Every so often Mr Durán’s brilliance on the piano breaks through the canvas of the big band orchestrations. His true musical genius, however, is reserved for composition and orchestration on a symphonic scale. In addition to channeling Cuban musical legends, Mr Durán pays tribute to one of the greatest musicians of the 20th century – Charles Mingus – with a chart simply entitled I Remember Mingus. The rippling African rhythms of jazz are superbly intertwined – just as the music of Mr Mingus himself – into the diaphanous fabric of classical, gospel and jazz.
There is so much more to bedazzle the listener. The most beckoning of these is Cry Me A River, which features one of the most breathtaking pieces of musicianship from violinist and vocalist Elizabeth Rodríguez, who is endlessly brilliant in her expression of the lyric – rendered in an Afro-Cuban idiom as well as in the vernacular of jazz. For the record she does likewise with her violin solo too.
The triumph of this disc is not that it makes you think ‘what wonderful playing’ by a prodigious pianist, but ‘what wonderful, symphonic orchestrations.’ Again and again, you marvel at Mr Durán’s endless inventions in the realm of pianoforte as well as orchestral ideas. And tellingly, Mr Durán ends this recording on a profound note, showcasing his brilliant pianism and orchestrations in a fittingly dramatic finale: Fantasia Impromptu, Mr Durán’s very personal take on the classic work by Frederic Chopin, which also features an eloquent near vocal clarinet solo by Paquito D’Rivera. All of this is beautifully and sensitively captured in the warmth of this recording by the award-winning engineer John “Beetle” Bailey.
Hilario Durán and his Latin Jazz Big Band: Cry Me A River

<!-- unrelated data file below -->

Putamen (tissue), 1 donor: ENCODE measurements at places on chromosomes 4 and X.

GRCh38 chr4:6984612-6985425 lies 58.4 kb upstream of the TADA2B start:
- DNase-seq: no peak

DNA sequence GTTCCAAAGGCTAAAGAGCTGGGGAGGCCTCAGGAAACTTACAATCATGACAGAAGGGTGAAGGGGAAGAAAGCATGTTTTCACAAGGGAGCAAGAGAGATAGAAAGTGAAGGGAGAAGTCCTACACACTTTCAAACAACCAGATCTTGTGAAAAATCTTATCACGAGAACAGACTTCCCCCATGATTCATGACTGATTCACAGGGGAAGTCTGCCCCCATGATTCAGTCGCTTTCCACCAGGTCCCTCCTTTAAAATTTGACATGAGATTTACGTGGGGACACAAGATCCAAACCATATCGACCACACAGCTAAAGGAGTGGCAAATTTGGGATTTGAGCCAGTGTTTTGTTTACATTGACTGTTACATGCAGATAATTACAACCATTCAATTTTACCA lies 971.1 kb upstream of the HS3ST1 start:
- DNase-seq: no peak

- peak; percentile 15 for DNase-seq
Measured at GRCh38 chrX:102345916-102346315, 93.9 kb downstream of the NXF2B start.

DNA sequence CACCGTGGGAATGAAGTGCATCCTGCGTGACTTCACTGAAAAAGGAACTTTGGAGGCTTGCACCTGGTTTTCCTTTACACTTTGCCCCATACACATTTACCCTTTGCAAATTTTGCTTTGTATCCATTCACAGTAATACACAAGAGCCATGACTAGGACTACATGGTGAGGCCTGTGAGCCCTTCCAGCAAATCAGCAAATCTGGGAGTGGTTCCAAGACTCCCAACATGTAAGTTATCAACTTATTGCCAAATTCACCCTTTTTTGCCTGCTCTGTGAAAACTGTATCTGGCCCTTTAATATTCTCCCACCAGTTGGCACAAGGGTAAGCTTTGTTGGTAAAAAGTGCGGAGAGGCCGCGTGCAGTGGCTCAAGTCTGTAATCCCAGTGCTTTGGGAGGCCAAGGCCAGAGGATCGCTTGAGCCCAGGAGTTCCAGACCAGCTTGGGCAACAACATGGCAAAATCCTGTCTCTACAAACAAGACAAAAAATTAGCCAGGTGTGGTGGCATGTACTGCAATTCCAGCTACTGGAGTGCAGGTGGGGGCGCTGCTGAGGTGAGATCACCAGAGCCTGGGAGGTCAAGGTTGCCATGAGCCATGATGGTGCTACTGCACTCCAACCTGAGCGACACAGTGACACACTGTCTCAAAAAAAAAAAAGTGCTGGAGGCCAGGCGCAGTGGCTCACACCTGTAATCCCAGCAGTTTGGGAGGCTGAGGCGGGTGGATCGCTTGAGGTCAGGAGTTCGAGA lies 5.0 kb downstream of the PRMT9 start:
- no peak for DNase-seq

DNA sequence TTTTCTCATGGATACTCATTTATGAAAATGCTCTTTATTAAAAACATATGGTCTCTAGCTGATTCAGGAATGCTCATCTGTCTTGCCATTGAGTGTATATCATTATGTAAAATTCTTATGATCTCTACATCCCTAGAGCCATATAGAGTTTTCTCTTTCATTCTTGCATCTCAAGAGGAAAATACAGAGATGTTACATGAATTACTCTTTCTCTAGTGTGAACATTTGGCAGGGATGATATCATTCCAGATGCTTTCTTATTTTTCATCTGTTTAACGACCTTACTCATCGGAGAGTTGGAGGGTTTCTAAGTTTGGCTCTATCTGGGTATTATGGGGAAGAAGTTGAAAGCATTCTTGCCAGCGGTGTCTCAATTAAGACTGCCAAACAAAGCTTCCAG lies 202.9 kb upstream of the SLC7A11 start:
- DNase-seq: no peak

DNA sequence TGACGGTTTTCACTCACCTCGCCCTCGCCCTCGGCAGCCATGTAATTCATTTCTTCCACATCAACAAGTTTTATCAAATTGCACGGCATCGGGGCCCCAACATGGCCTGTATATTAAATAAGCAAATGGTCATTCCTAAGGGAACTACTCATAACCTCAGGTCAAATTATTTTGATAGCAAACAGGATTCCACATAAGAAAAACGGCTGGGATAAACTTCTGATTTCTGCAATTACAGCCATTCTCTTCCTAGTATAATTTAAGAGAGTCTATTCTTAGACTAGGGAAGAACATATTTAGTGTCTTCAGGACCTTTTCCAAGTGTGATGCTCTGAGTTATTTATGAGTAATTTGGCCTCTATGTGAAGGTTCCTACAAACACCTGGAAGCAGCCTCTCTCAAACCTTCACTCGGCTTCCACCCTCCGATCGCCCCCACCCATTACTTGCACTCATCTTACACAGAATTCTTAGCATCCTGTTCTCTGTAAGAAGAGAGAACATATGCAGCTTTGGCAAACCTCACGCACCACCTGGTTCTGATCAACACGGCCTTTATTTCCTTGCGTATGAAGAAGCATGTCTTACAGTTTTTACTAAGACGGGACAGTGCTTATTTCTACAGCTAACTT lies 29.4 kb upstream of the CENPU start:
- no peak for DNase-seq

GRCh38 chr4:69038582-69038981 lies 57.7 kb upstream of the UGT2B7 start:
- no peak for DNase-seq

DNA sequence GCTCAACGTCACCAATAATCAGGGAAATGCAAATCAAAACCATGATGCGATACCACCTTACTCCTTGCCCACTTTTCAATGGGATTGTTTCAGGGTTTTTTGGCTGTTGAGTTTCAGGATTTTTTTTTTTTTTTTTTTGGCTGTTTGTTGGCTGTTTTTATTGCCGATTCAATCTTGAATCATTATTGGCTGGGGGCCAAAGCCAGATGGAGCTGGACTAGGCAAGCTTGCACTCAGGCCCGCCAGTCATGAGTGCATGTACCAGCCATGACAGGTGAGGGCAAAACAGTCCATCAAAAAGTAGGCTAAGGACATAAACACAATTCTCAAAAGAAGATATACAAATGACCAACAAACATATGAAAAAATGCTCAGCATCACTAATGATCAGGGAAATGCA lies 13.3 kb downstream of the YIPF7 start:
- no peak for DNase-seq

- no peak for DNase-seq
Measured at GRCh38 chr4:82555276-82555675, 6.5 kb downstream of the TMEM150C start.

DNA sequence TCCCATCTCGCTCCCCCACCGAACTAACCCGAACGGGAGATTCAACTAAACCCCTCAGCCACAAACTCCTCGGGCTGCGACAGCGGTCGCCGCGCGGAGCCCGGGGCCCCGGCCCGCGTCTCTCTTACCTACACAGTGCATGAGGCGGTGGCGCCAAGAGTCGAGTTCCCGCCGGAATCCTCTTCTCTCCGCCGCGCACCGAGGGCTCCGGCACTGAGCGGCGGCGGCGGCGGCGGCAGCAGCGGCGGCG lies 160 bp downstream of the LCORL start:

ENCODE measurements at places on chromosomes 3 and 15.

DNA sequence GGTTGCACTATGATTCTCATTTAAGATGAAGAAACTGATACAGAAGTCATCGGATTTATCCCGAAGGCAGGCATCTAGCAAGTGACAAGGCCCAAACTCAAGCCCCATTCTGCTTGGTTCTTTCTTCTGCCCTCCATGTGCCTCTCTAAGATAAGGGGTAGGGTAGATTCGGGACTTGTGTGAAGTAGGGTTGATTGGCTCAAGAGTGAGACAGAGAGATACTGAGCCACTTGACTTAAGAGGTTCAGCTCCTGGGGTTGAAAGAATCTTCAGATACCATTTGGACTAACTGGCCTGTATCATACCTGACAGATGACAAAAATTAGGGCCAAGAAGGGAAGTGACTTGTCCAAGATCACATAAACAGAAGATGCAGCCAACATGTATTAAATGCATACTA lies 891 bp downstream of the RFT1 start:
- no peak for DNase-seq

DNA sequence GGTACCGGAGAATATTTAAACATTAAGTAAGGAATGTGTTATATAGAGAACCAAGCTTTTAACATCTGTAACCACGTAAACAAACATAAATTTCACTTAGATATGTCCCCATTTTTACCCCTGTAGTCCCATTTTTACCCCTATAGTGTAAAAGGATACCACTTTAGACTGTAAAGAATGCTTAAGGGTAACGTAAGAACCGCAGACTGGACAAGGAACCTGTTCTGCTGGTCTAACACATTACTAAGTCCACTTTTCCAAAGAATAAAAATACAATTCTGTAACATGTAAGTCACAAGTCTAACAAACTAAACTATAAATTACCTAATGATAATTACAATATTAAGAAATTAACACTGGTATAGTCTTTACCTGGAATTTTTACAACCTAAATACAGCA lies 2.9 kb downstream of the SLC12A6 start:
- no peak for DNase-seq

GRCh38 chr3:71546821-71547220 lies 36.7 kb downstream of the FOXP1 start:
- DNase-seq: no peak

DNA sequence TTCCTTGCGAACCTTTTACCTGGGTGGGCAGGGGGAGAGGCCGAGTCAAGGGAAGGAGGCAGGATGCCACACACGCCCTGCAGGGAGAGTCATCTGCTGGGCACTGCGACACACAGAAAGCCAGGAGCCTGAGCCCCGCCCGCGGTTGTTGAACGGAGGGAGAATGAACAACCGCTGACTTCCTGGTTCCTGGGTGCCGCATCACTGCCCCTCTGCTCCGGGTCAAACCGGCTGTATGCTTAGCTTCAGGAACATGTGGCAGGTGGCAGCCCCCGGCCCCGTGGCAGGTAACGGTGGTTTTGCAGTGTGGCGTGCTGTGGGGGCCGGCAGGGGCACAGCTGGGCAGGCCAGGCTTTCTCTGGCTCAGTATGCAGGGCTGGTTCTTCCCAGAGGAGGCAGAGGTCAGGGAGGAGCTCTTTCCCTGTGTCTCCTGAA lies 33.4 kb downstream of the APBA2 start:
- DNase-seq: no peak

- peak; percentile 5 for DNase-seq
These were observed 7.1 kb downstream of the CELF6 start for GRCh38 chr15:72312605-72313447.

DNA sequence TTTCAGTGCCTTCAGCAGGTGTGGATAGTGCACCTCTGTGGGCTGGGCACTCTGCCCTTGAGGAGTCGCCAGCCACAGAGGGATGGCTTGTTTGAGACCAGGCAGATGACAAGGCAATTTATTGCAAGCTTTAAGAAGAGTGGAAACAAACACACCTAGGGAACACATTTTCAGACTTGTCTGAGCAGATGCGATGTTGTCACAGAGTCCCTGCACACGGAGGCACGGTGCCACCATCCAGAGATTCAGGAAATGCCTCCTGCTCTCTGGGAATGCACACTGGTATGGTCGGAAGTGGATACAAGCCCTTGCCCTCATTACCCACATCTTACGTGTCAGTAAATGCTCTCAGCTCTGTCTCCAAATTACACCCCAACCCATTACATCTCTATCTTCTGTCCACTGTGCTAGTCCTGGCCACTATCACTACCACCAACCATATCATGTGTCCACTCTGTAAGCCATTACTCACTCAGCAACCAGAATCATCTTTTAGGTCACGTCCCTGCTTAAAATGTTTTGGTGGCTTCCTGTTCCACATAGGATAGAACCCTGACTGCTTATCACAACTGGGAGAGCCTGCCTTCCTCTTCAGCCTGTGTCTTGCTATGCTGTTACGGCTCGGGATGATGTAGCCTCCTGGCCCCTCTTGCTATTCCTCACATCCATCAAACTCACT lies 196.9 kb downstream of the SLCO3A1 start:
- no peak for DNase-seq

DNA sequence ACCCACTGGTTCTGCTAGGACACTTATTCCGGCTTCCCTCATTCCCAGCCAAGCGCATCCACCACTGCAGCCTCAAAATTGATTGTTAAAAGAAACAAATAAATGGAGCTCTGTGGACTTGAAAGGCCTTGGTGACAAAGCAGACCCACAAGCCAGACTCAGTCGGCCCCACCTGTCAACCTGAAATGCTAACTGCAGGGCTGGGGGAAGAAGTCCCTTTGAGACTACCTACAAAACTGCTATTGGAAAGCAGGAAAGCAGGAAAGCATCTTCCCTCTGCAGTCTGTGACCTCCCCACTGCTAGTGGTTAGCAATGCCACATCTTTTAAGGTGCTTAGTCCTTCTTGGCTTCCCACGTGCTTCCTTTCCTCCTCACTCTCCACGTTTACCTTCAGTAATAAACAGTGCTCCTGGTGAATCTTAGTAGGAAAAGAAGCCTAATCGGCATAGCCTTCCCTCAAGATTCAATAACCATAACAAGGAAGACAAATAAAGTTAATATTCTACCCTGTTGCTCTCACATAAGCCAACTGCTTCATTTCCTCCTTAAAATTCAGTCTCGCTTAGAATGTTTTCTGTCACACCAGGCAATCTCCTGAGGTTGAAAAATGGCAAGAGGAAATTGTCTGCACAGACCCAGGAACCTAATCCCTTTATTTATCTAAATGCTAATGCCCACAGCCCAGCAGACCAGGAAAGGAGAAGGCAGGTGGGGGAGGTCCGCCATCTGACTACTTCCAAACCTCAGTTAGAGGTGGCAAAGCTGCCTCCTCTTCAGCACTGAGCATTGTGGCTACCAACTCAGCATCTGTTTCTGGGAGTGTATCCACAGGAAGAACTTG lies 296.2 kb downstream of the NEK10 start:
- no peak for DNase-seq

Music – 1: Pacá por Juanito; 2: Mambo y Tumbao; 3: Claudia; 4: I Remember Mingus; 5: Cry Me A River; 6: Night In Tunisia; 7: Wild Blues; 8: Esperando La Carroza; 9: Fantasia Impromptu.
Musicians – Hilario Durán: piano; Paquito D’Rivera: alto saxophone and clarinet [3, 4, 6, 9]; Elizabeth Rodriguez: violin and vocals ; OKAN: background vocals ; Evaristo Machado: background vocals ; Roberto Occhipinti: contrabass; Roberto Riverón: contrabass [1, 2, 5]; Marc Rogers: contrabass ; Horacio “El Negro” Hernández: drums; Luis Mario Ochoa: guitar ; Jorge Luis Torres “Papiosco”: congas and other percussion; Magdelys Savigne: congas [4, 5]; Alexis Baro: trumpet; Kevin Turcott: trumpet; Alexander Brown: trumpet; Brian Okane: trumpet; Colleen Allen: alto saxophone and flute; Andy Ballantyne: alto saxophone, clarinet and alto flute; Luis Deniz: alto sax [6, 7, 8]; Jeff King: tenor saxophone and clarinet; Kelly Jefferson: tenor saxophone; Pol Coussée: baritone saxophone and bass clarinet; Christian Overton: trombone; Karl Silveira: trombone; Bob Somerville: trombone; Peter Hysen: bass trombone.
Released – 2023
Label – Alma Records [ACD90832]
Runtime – 52:31